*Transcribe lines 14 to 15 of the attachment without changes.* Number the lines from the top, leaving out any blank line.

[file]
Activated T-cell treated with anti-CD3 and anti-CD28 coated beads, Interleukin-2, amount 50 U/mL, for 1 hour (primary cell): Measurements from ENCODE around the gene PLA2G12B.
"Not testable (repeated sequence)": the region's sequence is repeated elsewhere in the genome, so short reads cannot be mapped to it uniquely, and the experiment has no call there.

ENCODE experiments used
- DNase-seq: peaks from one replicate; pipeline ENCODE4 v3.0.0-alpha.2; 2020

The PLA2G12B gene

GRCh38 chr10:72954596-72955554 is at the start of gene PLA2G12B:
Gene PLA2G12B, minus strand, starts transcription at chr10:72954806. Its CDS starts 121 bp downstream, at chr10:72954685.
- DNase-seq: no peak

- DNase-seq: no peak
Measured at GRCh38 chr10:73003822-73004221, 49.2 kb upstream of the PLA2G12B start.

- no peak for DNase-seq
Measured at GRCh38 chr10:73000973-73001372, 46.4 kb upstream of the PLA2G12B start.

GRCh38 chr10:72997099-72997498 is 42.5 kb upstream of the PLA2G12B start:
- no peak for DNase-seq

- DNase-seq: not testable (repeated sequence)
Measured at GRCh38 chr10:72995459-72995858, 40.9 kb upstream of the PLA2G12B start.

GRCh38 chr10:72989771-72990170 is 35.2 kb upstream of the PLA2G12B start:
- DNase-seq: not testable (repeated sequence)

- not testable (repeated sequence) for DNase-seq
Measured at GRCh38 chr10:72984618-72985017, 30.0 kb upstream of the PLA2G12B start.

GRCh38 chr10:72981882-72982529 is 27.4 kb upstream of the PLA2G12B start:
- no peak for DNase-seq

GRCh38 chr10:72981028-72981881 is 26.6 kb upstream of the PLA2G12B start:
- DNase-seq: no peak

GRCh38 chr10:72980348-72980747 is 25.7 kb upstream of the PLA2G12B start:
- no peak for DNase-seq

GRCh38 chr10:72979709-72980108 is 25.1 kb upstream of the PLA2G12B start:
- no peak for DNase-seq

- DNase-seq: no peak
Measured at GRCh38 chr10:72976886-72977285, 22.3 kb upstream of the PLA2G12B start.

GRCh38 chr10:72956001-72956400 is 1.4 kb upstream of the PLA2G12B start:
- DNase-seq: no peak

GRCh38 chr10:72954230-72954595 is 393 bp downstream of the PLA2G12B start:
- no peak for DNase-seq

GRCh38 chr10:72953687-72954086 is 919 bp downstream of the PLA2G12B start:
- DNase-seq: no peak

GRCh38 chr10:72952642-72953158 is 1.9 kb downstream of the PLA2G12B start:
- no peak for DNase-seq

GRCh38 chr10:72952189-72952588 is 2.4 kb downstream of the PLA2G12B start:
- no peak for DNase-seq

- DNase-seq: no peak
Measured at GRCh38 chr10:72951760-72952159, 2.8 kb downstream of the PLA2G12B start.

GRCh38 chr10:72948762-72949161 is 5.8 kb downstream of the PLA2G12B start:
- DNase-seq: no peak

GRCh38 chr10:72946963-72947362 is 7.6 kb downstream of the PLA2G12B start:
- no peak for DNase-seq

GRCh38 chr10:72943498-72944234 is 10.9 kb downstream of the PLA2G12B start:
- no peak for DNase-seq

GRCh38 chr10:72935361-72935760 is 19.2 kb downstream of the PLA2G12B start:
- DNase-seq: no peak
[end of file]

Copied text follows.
- no peak for DNase-seq

- DNase-seq: not testable (repeated sequence)